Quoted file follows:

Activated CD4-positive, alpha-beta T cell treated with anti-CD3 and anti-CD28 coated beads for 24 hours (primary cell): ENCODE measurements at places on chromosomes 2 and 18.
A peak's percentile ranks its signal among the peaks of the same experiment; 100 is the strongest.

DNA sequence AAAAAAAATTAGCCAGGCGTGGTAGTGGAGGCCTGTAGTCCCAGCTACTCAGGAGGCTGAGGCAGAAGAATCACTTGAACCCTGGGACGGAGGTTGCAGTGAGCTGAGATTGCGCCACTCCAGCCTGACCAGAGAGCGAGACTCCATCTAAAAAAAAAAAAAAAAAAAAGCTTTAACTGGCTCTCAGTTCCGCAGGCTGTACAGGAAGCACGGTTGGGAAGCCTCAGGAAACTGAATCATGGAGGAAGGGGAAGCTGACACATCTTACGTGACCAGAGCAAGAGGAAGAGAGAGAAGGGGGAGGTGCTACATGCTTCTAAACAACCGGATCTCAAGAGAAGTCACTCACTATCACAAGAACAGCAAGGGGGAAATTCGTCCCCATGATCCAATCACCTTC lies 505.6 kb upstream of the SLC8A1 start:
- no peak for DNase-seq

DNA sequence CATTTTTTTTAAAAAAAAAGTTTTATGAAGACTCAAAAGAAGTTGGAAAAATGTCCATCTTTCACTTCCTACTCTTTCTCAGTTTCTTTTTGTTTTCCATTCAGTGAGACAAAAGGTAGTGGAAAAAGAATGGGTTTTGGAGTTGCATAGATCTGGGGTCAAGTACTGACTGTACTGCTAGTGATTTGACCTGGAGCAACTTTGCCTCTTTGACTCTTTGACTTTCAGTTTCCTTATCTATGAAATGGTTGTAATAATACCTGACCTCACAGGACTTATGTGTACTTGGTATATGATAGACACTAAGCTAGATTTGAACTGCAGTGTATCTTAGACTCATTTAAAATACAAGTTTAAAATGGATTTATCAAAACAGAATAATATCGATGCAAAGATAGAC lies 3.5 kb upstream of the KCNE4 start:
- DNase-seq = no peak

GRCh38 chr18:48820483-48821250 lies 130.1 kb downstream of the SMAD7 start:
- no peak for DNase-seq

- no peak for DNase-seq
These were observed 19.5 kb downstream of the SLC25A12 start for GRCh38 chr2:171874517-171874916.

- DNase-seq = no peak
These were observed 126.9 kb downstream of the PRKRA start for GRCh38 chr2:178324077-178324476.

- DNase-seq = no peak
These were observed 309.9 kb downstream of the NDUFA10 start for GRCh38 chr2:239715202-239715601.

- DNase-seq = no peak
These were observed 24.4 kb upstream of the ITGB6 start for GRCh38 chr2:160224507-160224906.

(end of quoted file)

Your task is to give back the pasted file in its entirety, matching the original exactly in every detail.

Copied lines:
Activated CD4-positive, alpha-beta T cell treated with anti-CD3 and anti-CD28 coated beads for 24 hours (primary cell): ENCODE measurements at places on chromosomes 2 and 18.
A peak's percentile ranks its signal among the peaks of the same experiment; 100 is the strongest.

DNA sequence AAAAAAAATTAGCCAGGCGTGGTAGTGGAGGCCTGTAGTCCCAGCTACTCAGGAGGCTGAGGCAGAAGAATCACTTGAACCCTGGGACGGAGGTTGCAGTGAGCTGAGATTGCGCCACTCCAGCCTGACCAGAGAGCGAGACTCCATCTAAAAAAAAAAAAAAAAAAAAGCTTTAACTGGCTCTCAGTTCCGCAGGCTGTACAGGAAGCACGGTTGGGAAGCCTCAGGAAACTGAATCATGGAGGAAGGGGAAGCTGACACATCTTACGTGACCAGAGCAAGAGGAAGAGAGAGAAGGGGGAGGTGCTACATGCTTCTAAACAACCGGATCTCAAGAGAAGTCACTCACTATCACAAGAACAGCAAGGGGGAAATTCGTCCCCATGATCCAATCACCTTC lies 505.6 kb upstream of the SLC8A1 start:
- no peak for DNase-seq

DNA sequence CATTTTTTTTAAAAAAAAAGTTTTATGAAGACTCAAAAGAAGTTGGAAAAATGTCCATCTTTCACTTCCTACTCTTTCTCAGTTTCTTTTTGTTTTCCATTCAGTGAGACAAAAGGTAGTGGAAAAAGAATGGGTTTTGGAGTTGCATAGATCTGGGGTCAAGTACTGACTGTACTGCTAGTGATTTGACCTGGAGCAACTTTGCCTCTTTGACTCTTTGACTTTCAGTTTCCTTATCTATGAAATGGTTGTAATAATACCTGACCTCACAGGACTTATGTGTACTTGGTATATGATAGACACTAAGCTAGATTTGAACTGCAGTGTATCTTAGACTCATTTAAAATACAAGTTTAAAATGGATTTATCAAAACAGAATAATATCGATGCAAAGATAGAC lies 3.5 kb upstream of the KCNE4 start:
- DNase-seq = no peak

GRCh38 chr18:48820483-48821250 lies 130.1 kb downstream of the SMAD7 start:
- no peak for DNase-seq

- no peak for DNase-seq
These were observed 19.5 kb downstream of the SLC25A12 start for GRCh38 chr2:171874517-171874916.

- DNase-seq = no peak
These were observed 126.9 kb downstream of the PRKRA start for GRCh38 chr2:178324077-178324476.

- DNase-seq = no peak
These were observed 309.9 kb downstream of the NDUFA10 start for GRCh38 chr2:239715202-239715601.

- DNase-seq = no peak
These were observed 24.4 kb upstream of the ITGB6 start for GRCh38 chr2:160224507-160224906.